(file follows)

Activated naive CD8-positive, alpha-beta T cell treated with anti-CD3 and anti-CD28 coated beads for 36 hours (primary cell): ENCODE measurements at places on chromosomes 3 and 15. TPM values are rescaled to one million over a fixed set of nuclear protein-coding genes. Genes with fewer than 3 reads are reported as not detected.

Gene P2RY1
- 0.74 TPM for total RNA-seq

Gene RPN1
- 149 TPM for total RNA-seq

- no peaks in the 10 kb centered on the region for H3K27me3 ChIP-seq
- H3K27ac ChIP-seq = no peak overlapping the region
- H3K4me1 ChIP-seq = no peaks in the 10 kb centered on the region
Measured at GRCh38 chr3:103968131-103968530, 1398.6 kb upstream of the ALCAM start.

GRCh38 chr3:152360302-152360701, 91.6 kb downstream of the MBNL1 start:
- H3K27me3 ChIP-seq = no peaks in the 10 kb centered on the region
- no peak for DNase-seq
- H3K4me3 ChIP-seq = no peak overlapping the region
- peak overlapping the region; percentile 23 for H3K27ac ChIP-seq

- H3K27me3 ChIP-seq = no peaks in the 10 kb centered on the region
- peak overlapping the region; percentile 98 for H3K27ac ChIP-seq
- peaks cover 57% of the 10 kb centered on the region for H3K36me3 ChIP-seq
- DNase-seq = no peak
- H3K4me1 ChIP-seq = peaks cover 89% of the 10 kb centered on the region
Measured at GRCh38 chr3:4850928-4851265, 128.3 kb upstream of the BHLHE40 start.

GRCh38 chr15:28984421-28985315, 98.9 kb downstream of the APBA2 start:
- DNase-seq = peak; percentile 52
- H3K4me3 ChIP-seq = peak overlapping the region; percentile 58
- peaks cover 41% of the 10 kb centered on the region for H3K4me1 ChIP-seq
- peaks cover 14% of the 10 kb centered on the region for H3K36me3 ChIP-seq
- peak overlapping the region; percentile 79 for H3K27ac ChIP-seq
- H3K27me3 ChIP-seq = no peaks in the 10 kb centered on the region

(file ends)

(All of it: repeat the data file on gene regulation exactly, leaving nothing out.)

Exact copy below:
Activated naive CD8-positive, alpha-beta T cell treated with anti-CD3 and anti-CD28 coated beads for 36 hours (primary cell): ENCODE measurements at places on chromosomes 3 and 15. TPM values are rescaled to one million over a fixed set of nuclear protein-coding genes. Genes with fewer than 3 reads are reported as not detected.

Gene P2RY1
- 0.74 TPM for total RNA-seq

Gene RPN1
- 149 TPM for total RNA-seq

- no peaks in the 10 kb centered on the region for H3K27me3 ChIP-seq
- H3K27ac ChIP-seq = no peak overlapping the region
- H3K4me1 ChIP-seq = no peaks in the 10 kb centered on the region
Measured at GRCh38 chr3:103968131-103968530, 1398.6 kb upstream of the ALCAM start.

GRCh38 chr3:152360302-152360701, 91.6 kb downstream of the MBNL1 start:
- H3K27me3 ChIP-seq = no peaks in the 10 kb centered on the region
- no peak for DNase-seq
- H3K4me3 ChIP-seq = no peak overlapping the region
- peak overlapping the region; percentile 23 for H3K27ac ChIP-seq

- H3K27me3 ChIP-seq = no peaks in the 10 kb centered on the region
- peak overlapping the region; percentile 98 for H3K27ac ChIP-seq
- peaks cover 57% of the 10 kb centered on the region for H3K36me3 ChIP-seq
- DNase-seq = no peak
- H3K4me1 ChIP-seq = peaks cover 89% of the 10 kb centered on the region
Measured at GRCh38 chr3:4850928-4851265, 128.3 kb upstream of the BHLHE40 start.

GRCh38 chr15:28984421-28985315, 98.9 kb downstream of the APBA2 start:
- DNase-seq = peak; percentile 52
- H3K4me3 ChIP-seq = peak overlapping the region; percentile 58
- peaks cover 41% of the 10 kb centered on the region for H3K4me1 ChIP-seq
- peaks cover 14% of the 10 kb centered on the region for H3K36me3 ChIP-seq
- peak overlapping the region; percentile 79 for H3K27ac ChIP-seq
- H3K27me3 ChIP-seq = no peaks in the 10 kb centered on the region